Table 4. Main results of the studies.
StudyAssessment time pointsClinical outputsIntervention-related outputs
Bagnall [46], 2014
  • T0a: baseline
  • T1b: intervention end point
  • T2c: follow-up, 10 months from intervention end point
  • T3d: follow-up, 16 months from intervention end point
  • No significant reduction in depression and anxiety symptoms or improvements in work and social functioning as well as the level of BAe emerged, at any time point, among participants from the intervention group compared with participants in the usual care condition
  • Intervention adherence was not associated with depression symptoms at any time point following the intervention
  • Household income, relationship status, depression symptoms, and level of BA and social support at baseline were predictive of attrition
Obikane et al [43], 2021
  • T0: baseline
  • T1: intervention end point
  • T2: follow-up, 12 weeks from intervention end point
  • N/Af
  • N/A
O’Mahen et al [41], 2013
  • T0: baseline
  • T1: intervention end point
  • Significant reduction in depression symptoms among participants from the intervention group compared with participants in the usual care condition
  • Appreciation for the program’s flexibility and convenient delivery
  • Difficulty in keeping up with the program requirements
  • Low participation in the chat rooms with other mothers and in the web-based clinics
  • Drop in the sessions’ adherence following the second session
O’Mahen et al [42], 2014
  • T0: baseline
  • T1: intervention end point
  • T2: follow-up, 6 months from intervention end point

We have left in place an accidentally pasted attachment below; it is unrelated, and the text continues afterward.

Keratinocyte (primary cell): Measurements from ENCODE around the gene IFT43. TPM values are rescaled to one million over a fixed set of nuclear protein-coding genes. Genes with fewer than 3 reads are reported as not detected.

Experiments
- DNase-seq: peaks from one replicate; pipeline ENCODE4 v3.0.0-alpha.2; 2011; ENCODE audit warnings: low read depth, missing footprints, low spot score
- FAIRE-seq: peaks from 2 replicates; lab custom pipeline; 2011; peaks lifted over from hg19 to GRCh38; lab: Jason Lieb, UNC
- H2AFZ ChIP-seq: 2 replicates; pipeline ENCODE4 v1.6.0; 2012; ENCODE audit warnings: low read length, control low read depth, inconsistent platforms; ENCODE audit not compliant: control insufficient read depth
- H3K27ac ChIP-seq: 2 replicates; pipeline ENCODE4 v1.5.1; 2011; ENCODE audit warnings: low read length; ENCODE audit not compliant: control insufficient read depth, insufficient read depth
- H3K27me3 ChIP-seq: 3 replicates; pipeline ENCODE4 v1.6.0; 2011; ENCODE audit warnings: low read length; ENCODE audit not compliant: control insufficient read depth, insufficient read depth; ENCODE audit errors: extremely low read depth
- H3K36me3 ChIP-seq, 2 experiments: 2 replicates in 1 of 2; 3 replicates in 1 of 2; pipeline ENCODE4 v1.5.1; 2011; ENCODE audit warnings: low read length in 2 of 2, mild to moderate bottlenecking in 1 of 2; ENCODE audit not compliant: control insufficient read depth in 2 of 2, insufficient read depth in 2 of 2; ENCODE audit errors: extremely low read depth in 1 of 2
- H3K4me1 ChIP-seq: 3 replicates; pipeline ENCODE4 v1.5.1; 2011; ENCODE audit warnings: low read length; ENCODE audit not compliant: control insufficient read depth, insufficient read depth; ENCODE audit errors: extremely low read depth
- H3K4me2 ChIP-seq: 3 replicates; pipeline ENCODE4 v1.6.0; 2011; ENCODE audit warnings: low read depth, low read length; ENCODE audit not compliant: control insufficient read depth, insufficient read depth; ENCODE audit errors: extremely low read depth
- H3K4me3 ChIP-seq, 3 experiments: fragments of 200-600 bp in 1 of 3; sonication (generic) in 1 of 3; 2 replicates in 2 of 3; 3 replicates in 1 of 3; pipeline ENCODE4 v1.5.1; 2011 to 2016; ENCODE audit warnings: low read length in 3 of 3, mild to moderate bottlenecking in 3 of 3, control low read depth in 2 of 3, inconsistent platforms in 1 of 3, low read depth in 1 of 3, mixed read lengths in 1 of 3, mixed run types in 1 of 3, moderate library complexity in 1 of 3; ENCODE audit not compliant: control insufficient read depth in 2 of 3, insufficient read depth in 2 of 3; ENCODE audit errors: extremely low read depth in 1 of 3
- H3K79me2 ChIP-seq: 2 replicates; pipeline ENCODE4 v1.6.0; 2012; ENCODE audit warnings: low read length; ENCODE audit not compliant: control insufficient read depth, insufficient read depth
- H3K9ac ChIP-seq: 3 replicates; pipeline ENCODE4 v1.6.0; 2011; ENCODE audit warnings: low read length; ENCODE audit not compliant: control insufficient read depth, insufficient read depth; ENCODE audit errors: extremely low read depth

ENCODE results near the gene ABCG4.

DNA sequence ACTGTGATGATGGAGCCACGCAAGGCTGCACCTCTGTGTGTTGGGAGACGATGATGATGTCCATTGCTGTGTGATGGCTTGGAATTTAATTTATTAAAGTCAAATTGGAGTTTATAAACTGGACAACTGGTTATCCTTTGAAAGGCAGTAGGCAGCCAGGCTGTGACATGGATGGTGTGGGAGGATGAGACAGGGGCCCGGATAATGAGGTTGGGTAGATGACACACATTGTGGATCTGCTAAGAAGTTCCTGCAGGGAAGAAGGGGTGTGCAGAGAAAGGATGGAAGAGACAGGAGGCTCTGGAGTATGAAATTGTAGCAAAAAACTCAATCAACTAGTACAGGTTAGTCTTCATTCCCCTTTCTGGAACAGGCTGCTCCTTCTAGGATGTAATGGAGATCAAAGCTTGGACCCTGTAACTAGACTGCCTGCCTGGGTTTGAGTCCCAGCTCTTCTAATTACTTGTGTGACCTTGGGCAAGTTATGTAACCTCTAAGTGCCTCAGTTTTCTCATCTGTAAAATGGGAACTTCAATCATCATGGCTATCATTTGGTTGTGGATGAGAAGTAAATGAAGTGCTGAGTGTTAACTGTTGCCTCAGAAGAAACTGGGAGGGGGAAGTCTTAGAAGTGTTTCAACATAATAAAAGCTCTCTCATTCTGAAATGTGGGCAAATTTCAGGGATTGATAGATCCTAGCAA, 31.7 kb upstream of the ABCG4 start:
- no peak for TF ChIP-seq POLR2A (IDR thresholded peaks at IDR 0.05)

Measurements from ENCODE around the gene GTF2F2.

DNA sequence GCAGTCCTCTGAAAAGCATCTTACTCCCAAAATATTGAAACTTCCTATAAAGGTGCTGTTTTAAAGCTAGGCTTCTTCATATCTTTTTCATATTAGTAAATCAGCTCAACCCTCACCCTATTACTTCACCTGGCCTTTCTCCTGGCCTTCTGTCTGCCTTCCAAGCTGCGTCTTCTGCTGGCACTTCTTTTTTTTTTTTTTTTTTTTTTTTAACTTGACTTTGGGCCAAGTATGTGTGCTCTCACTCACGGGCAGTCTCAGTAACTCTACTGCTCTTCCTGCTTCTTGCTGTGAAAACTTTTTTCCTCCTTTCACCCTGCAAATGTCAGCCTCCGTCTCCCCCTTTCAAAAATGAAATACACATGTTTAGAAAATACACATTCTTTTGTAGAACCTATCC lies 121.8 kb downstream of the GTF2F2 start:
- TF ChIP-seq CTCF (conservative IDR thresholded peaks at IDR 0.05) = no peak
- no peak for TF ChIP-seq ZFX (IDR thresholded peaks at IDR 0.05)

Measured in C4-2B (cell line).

• Trend of greater reduction in depression and anxiety symptoms and improvement in life function in the intervention group compared with participants in the usual care condition
  • Significant greater chances of clinically improved depression symptoms (odds ratio 0.26, 95% CI 0.10-0.71) in the intervention group compared with the control condition
  • Modest intervention adherence overall
  • Reduced intervention adherence among women (1) working or attending school, (2) with less social support, (3) reduced life functioning at baseline, and (4) with a lower socioeconomic status
  • Only 5% completed ≥8 sessions, of which 5 completed all 12 sessions
  • Most chosen optional module was the one on motherhood (chosen by 22% of participants)
O’Mahen et al [45], 2017
  • As per the study by O’Mahen et al [42]
  • Overall fast initial improvement in depression symptoms (particularly among women with higher baseline symptoms), which slowed down over time
  • In total, 51% of the sample had a sudden gain (ie, clinically relevant improvement in depression symptoms); associated with reduced depression symptoms overall at the intervention end point
  • In total, 19% of the sample showed depression spike
  • In total, 75% of the sample that had experienced a depression spike and also showed a sudden gain, with the latter preceding the depression spike
  • Women showing more sudden gains had completed more web-based modules but not more telephone sessions
  • N/A
Singla et al [44], 2021
  • T0: baseline
  • T1: 3 months from randomization
  • T3: 6 months from randomization
  • T4g: 12 months from randomization
  • N/A
  • N/A
Singla et al [47], 2022
  • N/A
  • The 2 case studies highlighted the intersection between depression symptoms during the postpartum period, public health responses, pandemic-related interpersonal consequences, and the awareness of racial responses
  • The qualitative participant-level results highlighted that among women receiving the intervention during the pandemic, the main facilitators were (1) the provision of creative problem-solving to attend the intervention, (2) BA helped deal with pandemic-related distress, (3) BA provided connection and support during the pandemic, and (4) telemedicine. The main barriers were (1) privacy, (2) greater pandemic-related stressors, and (3) limited activity owing to the pandemic